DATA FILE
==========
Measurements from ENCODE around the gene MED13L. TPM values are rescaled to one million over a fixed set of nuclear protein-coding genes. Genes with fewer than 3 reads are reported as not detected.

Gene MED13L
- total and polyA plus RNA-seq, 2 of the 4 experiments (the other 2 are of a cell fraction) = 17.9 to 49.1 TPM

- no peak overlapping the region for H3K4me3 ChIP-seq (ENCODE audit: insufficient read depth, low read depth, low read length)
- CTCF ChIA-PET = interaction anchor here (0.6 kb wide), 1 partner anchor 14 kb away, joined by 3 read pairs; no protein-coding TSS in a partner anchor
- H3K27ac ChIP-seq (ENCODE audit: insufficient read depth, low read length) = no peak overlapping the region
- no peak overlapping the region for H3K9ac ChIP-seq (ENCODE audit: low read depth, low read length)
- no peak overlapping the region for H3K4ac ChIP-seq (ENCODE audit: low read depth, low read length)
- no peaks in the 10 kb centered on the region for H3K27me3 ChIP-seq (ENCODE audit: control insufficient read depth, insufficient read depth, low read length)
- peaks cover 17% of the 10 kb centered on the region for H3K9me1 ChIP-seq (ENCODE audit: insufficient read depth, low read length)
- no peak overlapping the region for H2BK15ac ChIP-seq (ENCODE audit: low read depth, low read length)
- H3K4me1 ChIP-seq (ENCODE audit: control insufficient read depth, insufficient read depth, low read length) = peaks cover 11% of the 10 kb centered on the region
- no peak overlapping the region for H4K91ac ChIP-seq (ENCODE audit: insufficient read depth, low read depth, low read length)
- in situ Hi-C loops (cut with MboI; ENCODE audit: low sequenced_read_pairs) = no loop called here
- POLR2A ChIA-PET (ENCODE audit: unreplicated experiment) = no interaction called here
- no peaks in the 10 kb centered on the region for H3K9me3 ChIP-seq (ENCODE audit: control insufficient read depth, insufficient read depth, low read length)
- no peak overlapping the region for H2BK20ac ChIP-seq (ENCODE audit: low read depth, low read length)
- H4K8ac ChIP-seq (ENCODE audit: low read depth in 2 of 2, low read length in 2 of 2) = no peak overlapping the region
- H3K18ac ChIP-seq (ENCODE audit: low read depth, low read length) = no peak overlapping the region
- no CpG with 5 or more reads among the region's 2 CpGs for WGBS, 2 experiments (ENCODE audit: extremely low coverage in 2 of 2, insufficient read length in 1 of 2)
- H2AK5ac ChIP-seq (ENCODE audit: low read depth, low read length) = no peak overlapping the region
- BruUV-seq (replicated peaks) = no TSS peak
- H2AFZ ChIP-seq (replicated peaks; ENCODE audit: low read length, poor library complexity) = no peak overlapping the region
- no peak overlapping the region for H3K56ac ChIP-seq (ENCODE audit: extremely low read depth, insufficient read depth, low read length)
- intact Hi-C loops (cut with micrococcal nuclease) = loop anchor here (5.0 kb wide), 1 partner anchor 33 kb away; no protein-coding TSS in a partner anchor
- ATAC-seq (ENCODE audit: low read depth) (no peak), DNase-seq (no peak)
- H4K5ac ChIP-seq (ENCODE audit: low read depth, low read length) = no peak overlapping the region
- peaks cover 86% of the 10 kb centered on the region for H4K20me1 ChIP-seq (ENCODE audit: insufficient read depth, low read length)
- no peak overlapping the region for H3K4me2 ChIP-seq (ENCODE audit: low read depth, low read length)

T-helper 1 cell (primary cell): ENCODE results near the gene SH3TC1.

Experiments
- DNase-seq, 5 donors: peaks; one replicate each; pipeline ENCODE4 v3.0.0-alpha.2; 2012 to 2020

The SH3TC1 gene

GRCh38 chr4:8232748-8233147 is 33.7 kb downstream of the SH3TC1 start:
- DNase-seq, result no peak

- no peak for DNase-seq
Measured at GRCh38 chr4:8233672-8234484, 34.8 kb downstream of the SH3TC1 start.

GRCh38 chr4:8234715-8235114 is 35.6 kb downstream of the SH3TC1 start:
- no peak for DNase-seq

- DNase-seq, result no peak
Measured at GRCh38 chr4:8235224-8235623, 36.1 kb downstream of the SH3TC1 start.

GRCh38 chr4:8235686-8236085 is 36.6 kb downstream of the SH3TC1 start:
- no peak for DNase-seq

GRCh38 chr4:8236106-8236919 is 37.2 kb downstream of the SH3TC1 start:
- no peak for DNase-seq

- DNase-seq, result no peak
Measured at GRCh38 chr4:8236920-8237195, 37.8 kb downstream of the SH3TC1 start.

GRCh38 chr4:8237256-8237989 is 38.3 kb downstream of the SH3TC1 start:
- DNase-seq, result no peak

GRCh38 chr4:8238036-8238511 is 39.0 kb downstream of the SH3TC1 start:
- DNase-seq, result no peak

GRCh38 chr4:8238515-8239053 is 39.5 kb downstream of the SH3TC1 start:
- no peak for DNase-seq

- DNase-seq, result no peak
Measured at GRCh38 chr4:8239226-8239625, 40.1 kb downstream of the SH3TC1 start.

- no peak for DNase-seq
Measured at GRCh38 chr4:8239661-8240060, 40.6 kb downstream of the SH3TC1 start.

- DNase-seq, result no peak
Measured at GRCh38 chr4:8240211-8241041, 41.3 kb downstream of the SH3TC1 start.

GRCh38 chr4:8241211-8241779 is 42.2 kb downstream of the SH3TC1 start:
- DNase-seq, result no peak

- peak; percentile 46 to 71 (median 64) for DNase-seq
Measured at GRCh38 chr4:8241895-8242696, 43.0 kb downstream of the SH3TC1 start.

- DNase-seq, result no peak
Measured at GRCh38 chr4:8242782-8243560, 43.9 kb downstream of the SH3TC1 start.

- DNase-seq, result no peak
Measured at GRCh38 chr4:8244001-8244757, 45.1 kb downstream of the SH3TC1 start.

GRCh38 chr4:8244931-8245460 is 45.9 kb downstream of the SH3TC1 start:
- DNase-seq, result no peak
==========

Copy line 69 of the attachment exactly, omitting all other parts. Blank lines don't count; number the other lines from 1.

- DNase-seq, result no peak